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Partial least square-based model predictive control for large-scale manufacturing processes

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The Model Predictive Control (MPC) method has been widely adopted as a useful tool to keep quality on target in manufacturing processes. However, the conventional MPC methods are inadequate for large-scale manufacturing processes particularly in the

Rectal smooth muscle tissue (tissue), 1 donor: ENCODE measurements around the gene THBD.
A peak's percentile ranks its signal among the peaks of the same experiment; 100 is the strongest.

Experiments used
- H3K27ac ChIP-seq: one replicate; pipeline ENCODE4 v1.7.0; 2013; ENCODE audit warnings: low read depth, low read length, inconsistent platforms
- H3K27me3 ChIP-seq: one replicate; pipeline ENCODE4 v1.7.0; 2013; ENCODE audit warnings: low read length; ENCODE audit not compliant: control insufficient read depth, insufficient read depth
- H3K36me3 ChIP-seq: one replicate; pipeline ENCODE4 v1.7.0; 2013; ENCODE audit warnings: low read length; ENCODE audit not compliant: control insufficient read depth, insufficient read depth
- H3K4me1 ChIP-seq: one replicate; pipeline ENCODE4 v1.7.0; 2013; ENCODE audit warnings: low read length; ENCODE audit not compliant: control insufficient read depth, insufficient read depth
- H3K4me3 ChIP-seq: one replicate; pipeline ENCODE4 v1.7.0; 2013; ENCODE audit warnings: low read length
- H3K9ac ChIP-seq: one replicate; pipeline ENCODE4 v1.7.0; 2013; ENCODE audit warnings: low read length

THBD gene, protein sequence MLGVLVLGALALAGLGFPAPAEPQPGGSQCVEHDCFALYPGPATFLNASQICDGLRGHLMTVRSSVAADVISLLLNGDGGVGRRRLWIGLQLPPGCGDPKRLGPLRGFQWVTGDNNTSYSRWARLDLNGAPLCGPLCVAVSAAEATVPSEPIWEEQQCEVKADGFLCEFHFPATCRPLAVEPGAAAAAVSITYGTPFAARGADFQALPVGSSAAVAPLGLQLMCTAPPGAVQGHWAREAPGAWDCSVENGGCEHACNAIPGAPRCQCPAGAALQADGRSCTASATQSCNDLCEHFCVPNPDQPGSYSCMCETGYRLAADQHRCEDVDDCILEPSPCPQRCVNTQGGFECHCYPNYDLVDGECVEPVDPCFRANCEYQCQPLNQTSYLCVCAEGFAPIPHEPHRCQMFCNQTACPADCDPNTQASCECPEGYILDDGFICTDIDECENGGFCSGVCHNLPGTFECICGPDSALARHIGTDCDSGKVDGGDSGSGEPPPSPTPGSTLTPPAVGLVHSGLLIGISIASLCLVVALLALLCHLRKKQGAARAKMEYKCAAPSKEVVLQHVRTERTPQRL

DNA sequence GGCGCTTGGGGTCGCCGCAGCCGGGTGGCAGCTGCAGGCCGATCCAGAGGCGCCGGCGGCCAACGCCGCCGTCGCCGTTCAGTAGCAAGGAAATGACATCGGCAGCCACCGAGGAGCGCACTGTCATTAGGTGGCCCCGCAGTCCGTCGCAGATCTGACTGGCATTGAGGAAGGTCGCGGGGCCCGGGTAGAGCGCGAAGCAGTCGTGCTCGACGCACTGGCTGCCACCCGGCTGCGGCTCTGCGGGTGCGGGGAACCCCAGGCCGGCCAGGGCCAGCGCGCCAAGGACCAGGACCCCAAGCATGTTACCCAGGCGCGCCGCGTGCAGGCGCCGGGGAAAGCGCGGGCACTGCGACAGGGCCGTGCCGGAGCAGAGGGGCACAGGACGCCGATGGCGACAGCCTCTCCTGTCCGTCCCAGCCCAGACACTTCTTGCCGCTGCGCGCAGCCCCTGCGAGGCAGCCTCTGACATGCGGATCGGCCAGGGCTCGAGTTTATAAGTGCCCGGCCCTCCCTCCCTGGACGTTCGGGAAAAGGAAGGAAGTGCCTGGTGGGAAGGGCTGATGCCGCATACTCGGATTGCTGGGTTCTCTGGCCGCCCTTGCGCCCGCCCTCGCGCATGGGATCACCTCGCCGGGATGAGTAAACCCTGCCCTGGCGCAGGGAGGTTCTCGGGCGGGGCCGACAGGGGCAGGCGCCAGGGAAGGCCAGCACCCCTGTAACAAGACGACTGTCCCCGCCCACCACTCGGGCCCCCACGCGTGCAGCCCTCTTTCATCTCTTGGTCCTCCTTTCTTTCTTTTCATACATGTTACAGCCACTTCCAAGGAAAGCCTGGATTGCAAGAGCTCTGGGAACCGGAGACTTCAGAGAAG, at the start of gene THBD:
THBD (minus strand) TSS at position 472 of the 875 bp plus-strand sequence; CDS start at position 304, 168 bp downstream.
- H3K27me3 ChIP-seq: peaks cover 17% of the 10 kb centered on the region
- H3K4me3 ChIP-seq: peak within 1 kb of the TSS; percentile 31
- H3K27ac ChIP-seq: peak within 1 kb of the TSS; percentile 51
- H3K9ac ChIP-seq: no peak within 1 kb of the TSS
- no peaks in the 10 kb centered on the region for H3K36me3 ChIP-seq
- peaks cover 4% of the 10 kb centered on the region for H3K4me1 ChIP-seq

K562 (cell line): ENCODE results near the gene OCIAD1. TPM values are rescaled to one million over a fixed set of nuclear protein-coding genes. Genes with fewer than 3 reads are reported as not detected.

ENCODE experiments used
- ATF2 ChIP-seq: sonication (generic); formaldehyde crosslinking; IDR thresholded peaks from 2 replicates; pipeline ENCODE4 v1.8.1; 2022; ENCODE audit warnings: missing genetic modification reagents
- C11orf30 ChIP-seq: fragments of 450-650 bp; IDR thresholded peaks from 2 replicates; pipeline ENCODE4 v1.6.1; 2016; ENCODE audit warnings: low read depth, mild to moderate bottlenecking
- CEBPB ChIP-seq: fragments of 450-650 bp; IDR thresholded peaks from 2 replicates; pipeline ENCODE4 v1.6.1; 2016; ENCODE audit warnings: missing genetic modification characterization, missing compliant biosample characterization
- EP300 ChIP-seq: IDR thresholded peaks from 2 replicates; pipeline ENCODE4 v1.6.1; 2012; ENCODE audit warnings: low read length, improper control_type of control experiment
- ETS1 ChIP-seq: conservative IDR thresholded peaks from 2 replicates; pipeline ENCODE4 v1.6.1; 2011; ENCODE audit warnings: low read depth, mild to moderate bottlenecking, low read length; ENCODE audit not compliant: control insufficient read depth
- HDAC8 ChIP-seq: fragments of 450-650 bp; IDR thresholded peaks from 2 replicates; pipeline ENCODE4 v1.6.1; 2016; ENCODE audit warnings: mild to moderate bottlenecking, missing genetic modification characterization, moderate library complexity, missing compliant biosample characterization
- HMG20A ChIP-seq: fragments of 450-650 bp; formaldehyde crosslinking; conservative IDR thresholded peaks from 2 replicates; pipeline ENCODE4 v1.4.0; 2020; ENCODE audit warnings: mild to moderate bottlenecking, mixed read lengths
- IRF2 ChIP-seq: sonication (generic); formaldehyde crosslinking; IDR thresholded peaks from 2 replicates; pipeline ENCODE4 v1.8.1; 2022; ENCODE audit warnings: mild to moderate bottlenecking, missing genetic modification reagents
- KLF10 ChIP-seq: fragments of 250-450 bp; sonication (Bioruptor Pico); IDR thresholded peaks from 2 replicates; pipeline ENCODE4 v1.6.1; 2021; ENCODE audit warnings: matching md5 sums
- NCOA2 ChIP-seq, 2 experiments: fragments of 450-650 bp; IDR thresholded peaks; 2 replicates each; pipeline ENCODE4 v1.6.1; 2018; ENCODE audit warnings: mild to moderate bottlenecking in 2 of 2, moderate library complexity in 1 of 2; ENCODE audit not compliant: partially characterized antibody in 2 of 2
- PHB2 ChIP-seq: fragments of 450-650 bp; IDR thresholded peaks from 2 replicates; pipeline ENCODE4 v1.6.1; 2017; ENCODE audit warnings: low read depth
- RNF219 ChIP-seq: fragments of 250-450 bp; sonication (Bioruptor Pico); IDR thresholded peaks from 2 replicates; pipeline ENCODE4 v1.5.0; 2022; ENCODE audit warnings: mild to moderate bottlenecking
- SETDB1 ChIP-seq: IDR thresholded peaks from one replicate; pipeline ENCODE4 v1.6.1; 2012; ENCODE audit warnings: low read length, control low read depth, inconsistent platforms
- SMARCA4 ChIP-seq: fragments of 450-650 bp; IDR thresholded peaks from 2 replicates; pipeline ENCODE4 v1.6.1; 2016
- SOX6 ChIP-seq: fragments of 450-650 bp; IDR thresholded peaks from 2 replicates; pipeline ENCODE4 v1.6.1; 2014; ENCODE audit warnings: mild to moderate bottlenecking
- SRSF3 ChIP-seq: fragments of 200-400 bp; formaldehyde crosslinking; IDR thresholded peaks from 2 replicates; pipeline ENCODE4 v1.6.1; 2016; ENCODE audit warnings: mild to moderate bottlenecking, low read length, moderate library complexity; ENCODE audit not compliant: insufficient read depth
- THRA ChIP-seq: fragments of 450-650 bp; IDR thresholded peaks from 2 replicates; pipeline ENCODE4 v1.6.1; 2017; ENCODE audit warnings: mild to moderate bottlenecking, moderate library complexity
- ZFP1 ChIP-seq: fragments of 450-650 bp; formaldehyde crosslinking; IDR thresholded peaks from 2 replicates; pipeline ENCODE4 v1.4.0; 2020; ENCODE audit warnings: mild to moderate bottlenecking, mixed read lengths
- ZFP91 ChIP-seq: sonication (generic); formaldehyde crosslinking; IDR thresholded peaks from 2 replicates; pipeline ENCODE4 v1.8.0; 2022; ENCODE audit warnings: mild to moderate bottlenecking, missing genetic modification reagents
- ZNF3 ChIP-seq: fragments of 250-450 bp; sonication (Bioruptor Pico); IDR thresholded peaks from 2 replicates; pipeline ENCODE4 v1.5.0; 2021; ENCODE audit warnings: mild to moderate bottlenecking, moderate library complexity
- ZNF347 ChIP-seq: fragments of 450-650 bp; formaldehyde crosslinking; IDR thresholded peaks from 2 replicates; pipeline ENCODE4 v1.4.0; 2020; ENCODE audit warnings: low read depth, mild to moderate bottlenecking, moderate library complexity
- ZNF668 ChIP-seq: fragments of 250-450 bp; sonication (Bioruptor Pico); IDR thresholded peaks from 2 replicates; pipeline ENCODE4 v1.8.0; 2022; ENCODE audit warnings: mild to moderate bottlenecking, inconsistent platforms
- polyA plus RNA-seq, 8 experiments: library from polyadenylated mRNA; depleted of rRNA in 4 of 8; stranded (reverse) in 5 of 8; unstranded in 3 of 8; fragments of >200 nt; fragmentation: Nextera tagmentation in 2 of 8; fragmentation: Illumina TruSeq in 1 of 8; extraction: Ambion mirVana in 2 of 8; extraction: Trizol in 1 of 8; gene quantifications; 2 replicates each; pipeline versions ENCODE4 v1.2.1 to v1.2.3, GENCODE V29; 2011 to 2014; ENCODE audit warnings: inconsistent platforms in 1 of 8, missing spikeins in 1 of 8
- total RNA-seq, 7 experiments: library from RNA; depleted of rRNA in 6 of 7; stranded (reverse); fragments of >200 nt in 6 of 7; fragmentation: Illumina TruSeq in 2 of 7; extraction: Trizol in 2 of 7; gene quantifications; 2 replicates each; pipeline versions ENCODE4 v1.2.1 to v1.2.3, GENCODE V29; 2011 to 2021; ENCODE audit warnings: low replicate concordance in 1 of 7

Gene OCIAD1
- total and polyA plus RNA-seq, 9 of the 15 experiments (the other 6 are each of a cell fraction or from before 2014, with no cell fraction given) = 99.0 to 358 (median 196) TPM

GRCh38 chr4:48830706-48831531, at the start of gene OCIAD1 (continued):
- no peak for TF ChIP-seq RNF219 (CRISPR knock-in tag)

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  Partial least square-based model predictive controlfor large-scale manufacturing processes KYUCHUL SONG, PYOUNG YOL JANG, HYUNBO CHO* and CHI-HYUCK JUN Department of Industrial Engineering, Pohang University of Science and Technology, San 31 Hyoja, Pohang 790-784, KoreaE-mail: hcho@postech.ac.kr Received February 2000 and accepted July 2001The Model Predictive Control (MPC) method has been widely adopted as a useful tool to keep quality on target in manufacturingprocesses. However, the conventional MPC methods are inadequate for large-scale manufacturing processes particularly in thepresence of disturbances. The goal of this paper is to propose a Partial Least Square (PLS)-based MPC methodology to accom-modate the characteristics of a large-scale manufacturing process. The detailed objectives are: (i) to identify a reliable predictionmodel that handles the large-scale ‘‘short and fat’’ data; (ii) to design an effective control model that both maximizes the requiredquality and minimizes the labor costs associated with changing the process parameters; and (iii) to develop an efficient optimizationalgorithm that reduces the computational burden of the large-scale optimization. The case study and experimental results dem-onstrate that the presented MPC methodology provides the set of optimal process parameters for quality improvement. In par-ticular,thequalitydeviationsarereducedby99.4%,thelaborcostsby84.2%,andthecomputationaltimeby98.8%.Asaresult,theproposed MPC method will save on both costs and time in achieving the desired quality for a large-scale manufacturing process. 1. Introduction For over a decade, quality has been considered a keycompetitive criterion in manufacturing processes. Relatedacademic research efforts have been stimulated in manydifferent topics, such as Statistical Process Control (SPC),Quality Control (QC), Total Quality Control (TQC),Taguchi method, Model Predictive Control (MPC), etc(Escalante, 1999). Among those techniques, MPC is aclass of algorithms that optimize a set of controllableprocess variables with the objective of keeping the qualityon target as is discussed in Camacho (1995).According to Hidalgo and Brosilow (1990) MPC canbe defined in terms of the following three tasks: (i)to identify a functional relationship, prediction model,which maps process variables into quality variables; (ii) todesign an optimization problem, control model, consist-ing of the objective function and constraints; and (iii) toobtain the optimal settings of process variables throughon-line optimization. The main features of MPC include:(i) explicit prediction of the future quality; (ii) explicithandling of the constraints; and (iii) on-line optimization(Camacho, 1995). Due to these advantages, MPC hasbeen widely used as a convenient and effective tool forachieving the desired level of quality in manufacturingprocesses.However, traditional MPC methods cannot be effec-tively applied to process industries with respect to someaspects. Its application has been solely focused on small-scale manufacturing processes that requires the moni-toring and optimization of a small number of process andquality variables. A large-scale manufacturing process,such as a chemical process, a food process or a steel-making process, is not easy to control, since it isassociated with a large number of controllable and un-controllable variables. For instance, a typical photo-etching process to produce the shadow masks for a colormonitor from a coil of raw metal consists of four sub-processes: (i) coating with photo resist; (ii) imaging withultra-violet light; (iii) developing of the unexposed por-tion; and (iv) etching. The quality of the products pro-duced in the process is often affected by a few hundreds tothousands of variables. The process types have somesignificant properties. First, it is difficult to construct areliable prediction model from the large-scale ‘‘short andfat’’ data consisting of many variables (columns) and asmall number of observations (rows). Second, the costsnecessary to change the settings of the process variablesare burdensome for operators. Therefore, the number of process variables that change must be minimized. Third,both the uncontrollable variables (for example, initial *Corresponding author 0740-817X    2002 ‘‘IIE’’ IIE Transactions  (2002)  34 , 881–890  conditions of raw materials, external temperature andhumidity) and the controllable variables that the opera-tors want to remain unchanged must be incorporated intothe constraints in the control model. Hereafter thesevariables are denoted by ‘‘  fixed variables ’’. Fourth, thelarge-scale optimization problem cannot be appropriatelysolved in real-time.The goal of the paper is to suggest a Partial LeastSquare (PLS)-based MPC methodology that accommo-dates the characteristics of a large-scale manufacturingprocess. The proposed methodology can be applied tooptimize the quality of products produced in process in-dustries with a large number of process and qualityvariables. The detailed objectives are: (i) to identify areliable prediction model that handles the large-scale‘‘short and fat’’ data; (ii) to design an effective controlmodel that minimizes both the discrepancy in quality andthe labor costs associated with changing the settings of process variables; (iii) to incorporate the fixed variablesinto the constraints in the control model; and (iv) to de-velop an efficient optimization algorithm that reduces thecomputational burden.Some assumptions are made in the paper:1. The unidentified disturbances are negligible or non-existent. When disturbances occur then robust MPCcan be applied, in which the difference between thecurrent measured output and the current predictedoutput is added to the prediction model for use insubsequent predictions. This is beyond the scope of this paper.2. The srcinal data on the process and quality variablesare refined through statistical methods such as outlierand noise removal techniques.The remainder of this paper is organized as follows:Section 2 provides a review of related work. In Section 3,the conceptual framework of the MPC method is pre-sented. The PLS-based prediction and control models areaddressed in Sections 4 and 5, respectively. Section 6provides the optimization algorithm. Section 7 shows acase study and experimental results. Section 8 providesthe conclusion of the paper. 2. Related work From the end of the late 1970s, an increasing demand formore reliable process control methods and advances inmicroprocessor technology have driven the developmentof MPC methods. Dynamic Matrix Control (DMC), us-ing a linear prediction model, is one of the earliest MPCmethods. DMC formulates an unconstrained controlproblem for Multi-Input Multi-Output (MIMO) systems,after which the constraints on the process variables andquality variables are explicitly included in the problemformulation (Camacho, 1995). Finally, the control modelis formulated as an optimization problem formed with anobjective function and constraints. The objective functionis usually to minimize the deviations of quality variablesfrom the desired levels as well as the magnitude of thechanges in the process variables from their current set-tings. The resulting optimization problem is solved byQuadratic Programming (QP) techniques.While linear MPC methods are easy to implement,methods using a nonlinear model may be necessary inpractice since many manufacturing systems are inherentlynonlinear. The prediction model in the nonlinear MPCmethod is formulated as the nonlinear relationship be-tween the process variables and the quality variables as isdiscussed in Shaw and Doyle (1997) and Patwardhan et al.  (1998). Whilst nonlinear programming techniquesare adopted for approximating the control model, feed-back approaches are necessary in process control becauseof the disturbances and model inaccuracies inherent in allreal processes. The objective of the robust control meth-ods discussed in Bemporad and Morari (1999) is to designcontrollers that preserve stability and performance inspite of the model inaccuracies and disturbances. In otherwords, the robust control methods consider the discrep-ancy between the model and the real process explicitly.Although MPC methods have been widely accepted asuseful tools for obtaining the optimal parameters inmanufacturing processes, the conventional MPC methodsare inadequate for large-scale manufacturing processes. Adetailed investigation on previous studies in the area re-veals a number of defects that are discussed below.Neural network techniques have been extensively usedto build nonlinear prediction models since it is oftensuitable to approximate an arbitrary nonlinear function(Hidalgo and Brosilow, 1990; Kim  et al. , 1997; Botto andCosta, 1998; Bemporad and Morari, 1999). However,neural network models for a large-scale manufacturingprocess have several problems. First, they cannot be ac-curately constructed with the ‘‘short and fat’’ practicaldata as pointed out in Erriksson  et al.  (1995). Second,the large-scale MIMO network is too sensitive to over-parameterization and local minima (Lakshminaraynan et al. , 1997; Patwardhan  et al. , 1998).As far as control models are concerned, the costs as-sociated with changing the settings of process variablesdepends on the number of changes rather than on themagnitude of the changes since the setting of a largenumber of process variables incurs a tremendous laborcost. Further, both the controllable and controllablevariables that the operators want to remain unchangedmust be incorporated into the constraints in the controlmodel. Since the control model is formulated as a non-linear optimization problem in real manufacturing pro-cesses, analytical approaches cannot be appropriatelyemployed. Hence, it is usually solved by a means of it-erative optimization algorithms, such as the Gauss– Newton method, the Levenberg–Marquardt method, on 882  Song  et al.  Successive Quadratic Programming (SQP) as in Biegler(1998), etc. Although interior-point methods have beensuggested by Rao  et al.  (1998) for fast optimization insmall-scale manufacturing processes the previous meth-ods have rapidly increasing computational burdens as thenumber of process variables expands to a few thousands.Consequently, the previous MPC approaches experienceda large computational burden in simultaneously opti-mizing numerous process variables in real-time andtherefore on-line optimization has been nearly impossible(Pottmann and Sebord, 1997). 3. Conceptual framework The conceptual framework of the proposed MPC pro-cedure is illustrated in Fig. 1. It consists of two phases:off-line and on-line. The off-line phase is performed on aset of historical data that has been stored previouslycollected, whereas the on-line phase is based on a data setthat is being currently collected. The central motivationunderlying the adoption of the two-phase approach isthat it becomes possible to efficiently and effectivelygenerate the optimal settings of the manufacturing pro-cess from the accumulated process and quality data.In the off-line phase, the prediction model mapping of process variables into quality variables is constructedusing the historical data set. In the on-line phase, thecontrol model is formulated as a nonlinear programmingmodel incorporated with the constructed predictionmodel. The control model is then optimized to obtain theoptimal settings.In order to describe the prediction and control models,some notations need to be defined. Let  X   j  denote the  j thprocess variable (  j  ¼  1 ;  . . .  ; m ) and let  Y  k   be the  k  thquality variable ( k   ¼  1 ;  . . .  ; r  ). The required data set isdepicted in Fig. 2. Matrices  X  ¼ ð  x ij Þ  and  Y  ¼ ð  y  ik  Þ  arethe historical data on the process variables and the cor-responding quality variables, respectively, where  x ij  is the i th observation of   X   j  and  y  ik   is the  i th observation of  Y  k  ð i  ¼  1 ;  . . .  ; n Þ .  v 0 are the current settings of controllablevariables, and  d 0 are the current measurements of fixedvariables.  y d is the desired level of the quality variable.The number of observations is usually smaller than thatof process variables (‘‘short and fat’’) in practice. 4. Identification of prediction model using PLS The traditional model building methods can handle nei-ther the practical ‘‘short and fat’’ data nor the large-scaleMIMO data. To overcome such limitations, multivariateprojection approaches that reduce the srcinal large-scaledata to lower dimensional data have been developed. Inparticular, the Partial Least Square (PLS) method ispopular for dealing with highly nonlinear correlated databetween process variables and quality variables (Geldadiand Kowalski, 1986; Lakshminaraynan  et al. , 1997;Malthouse  et al. , 1997). Its application to MPC methodslooks promising but is yet to appear. Fig. 1.  Conceptual framework of the proposed MPC procedure. Partial least square-based model predictive control   883  In the PLS method,  X  and  Y  are decomposed into asum of series of lower dimensional matrices as follows: X  ¼  t 1 p T1  þ t 2 p T2  þþ t  A p T  A  þ E  ¼  TP T þ E ; Y  ¼  u 1 q T1  þ u 2 q T2  þþ u  A q T  A  þ F  ¼  UQ T þ F : ð 1 Þ T ð n   A Þ  and  U ð n   A Þ  represent the score matrix, while P ð m   A Þ  and  Q ð r    A Þ  represent the loading matrix for X ð n  m Þ  and  Y ð n  r  Þ , respectively. To determine thedominant directions in which to project data, a maximaldescription of the covariance within  X  and  Y  is used as acriterion. The first set of loading matrices (the directioncosines of the dominant directions in the  X  and  Y ), p 1 ð m  1 Þ  and  q 1 ð r   1 Þ , is obtained by maximizing thecovariance between  X  and  Y . The respective projection of the  X  and  Y  onto  p 1  and  q 1  gives the first set of scorematrix,  t 1 ð n  1 Þ  and  u 1 ð n  1 Þ . This procedure is calledan ‘‘outer relation’’. X  and  Y  are indirectly related through their scores byan ‘‘inner relation’’, which is a functional mapping modelfrom  t 1  to  u 1 , that is,  u 1  ¼  h 1 ð t 1 Þ . Denoting  E 1  ¼  X  and F 1  ¼  Y , the residuals at this stage are computed by thedeflation process: E 2  ¼  X  t 1 p T1  ¼  E 1   t 1 p T1  ; F 2  ¼  Y  u 1 q T1  ¼  Y  h 1 ð t 1 Þ q T1  ¼  F 1   h 1 ð t 1 Þ q T1  : ð 2 Þ The procedure of determining the scores and loadingmatrices of the inner relation is continued (with the re-siduals obtained at each stage) until the required numberof PLS dimensions ( A ) is extracted. In practice, thenumber of PLS dimensions is determined based on eitherthe percentage of variance explained or the use of sta-tistically sound approaches such as cross-validation. Thedirections irrelevant in the data set (such as noise andredundancies) are confined to the error matrices, that is, E  and  F .Once  P ,  Q  and the function  H  ¼ ð h 1 ;  . . .  ; h  A Þ  are esti-mated from the historical data, the quality data corre-sponding to a new process data set  X 0 ¼ ½ v 0 ; d 0   can bepredicted by the following model: Y  ¼  UQ T þ F  ¼  H ð T Þ Q T þ F  ¼  H ð X 0 P Þ Q T þ F :  ð 3 Þ Conceptually, the PLS algorithm is based on decompos-ing the original variables of   X  and  Y  into the scorevariables of   T  and  U  that summarize a great deal of correlated and redundant information. Here, the columndimension of   T  and  U , which is  A , is much less than thatof   X ð m Þ  or that of   Y ð r  Þ . This means that the higher di-mension of the srcinal variables is reduced to the lowerdimension of the score variables. This is called ‘‘dimen-sion reduction’’.In the nonlinear PLS algorithm, the nonlinear func-tional relationship between  T  and  U ,  U  ¼  H ð T Þ , can beconstructed by neural networks due to their nonlinearapproximation properties (Qin and McAvoy, 1992;Malthouse  et al. , 1997). A direct benefit of such a strategyis that only one SISO (Single-Input-Single-Output) net-work is trained at a time. A centered sigmoid neuralnetwork is used to construct the nonlinear mapping be-tween the input and output score variables, every time alatent variable is extracted. According to Hornik  et al. (1989), a three-layered neural network with a back-propagation structure is sufficient to approximate thenonlinear mapping with the arbitrarily desired accuracy.This mapping process is repeated until the concernednumber of latent variables is reached, as is shown inFig. 3. This concept is characterized by the integration of PLS and nonlinear mapping among score variables. As a Fig. 2.  Detailed descriptions of the data set. 884  Song  et al.  result, nonlinear PLS builds the prediction model fast andeffectively between  X  and  Y  variables. Further, this ap-proach circumvents the over-parameterization and con-vergence to local minima that are known to be thedisadvantages of neural networks. 5. Design of control model To effectively accommodate the large-scale manufactur-ing process, two modifications are required in the tradi-tional control model. First, the magnitude of the changesin the process variables in the objective function shouldbe replaced by the number of changes. This modificationreduces the number of changes in the process variables.Second, fixed variables, that is, both the uncontrollableand controllable variables that the operators want to re-main unchanged should be included in the constraints.Those variables should remain constant (at their currentmeasurements) during the optimization. This modifica-tion reduces the number of variables to be optimized, andtherefore it may exclude impractical solutions.Let  I   j  be a binary variable whose value is one or zerodepending on whether or not the  j th controllable variable v  j  changes from the current settings (  j  ¼  1 ;  . . .  ; c ). That is,  I   j ð v  j Þ ¼  1 ;  if   v  j  6¼  v 0  j ,0 ;  otherwise.  Then, the control model can be formulated as follows:min v a  y d   ^yy  2 þ b X c j ¼ 1  I   j ð v  j Þ ;  ð 4 Þ subject to v min   v    v max ;  ð 5 Þ d  d 0 ¼  0 :  ð 6 Þ The first term in the objective function is the penalty onthe deviations of predicted quality variables  ^yy  from thedesired levels  y d , whereas the second term is the penaltyon the number of changes in the controllable variablesfrom the current settings.  a  and  b  are the weight factorson each term. Constraint (5) restricts the controllableranges of the controllable variables and Constraint (6)makes the fixed variables remain unchanged at theircurrent measurements.  v min and  v max are the feasibleranges of the controllable variables. 6. Optimization procedure The designed control model, nonlinear optimizationproblem, is usually solved using iterative optimizationalgorithms such as the Gauss–Newton method, theLevenberg–Marquardt method or Successive QuadraticProgramming (SQP), etc. The principal idea of the iter-ative algorithms is to transform the srcinal problem intoan easier sub-problem that can be easily solved and thenused as a basis of an iterative procedure.Of various iterative optimization algorithms, the mostfavored is the SQP approach. It is known from Schit-towski (1985) that the SQP outperforms other methods interms of efficiency, accuracy, and percentage of successfulsolutions, over a large number of problems. Furthermore,the SQP approach can be applied to problems whose Fig. 3.  An overview of nonlinear PLS algorithm. Partial least square-based model predictive control   885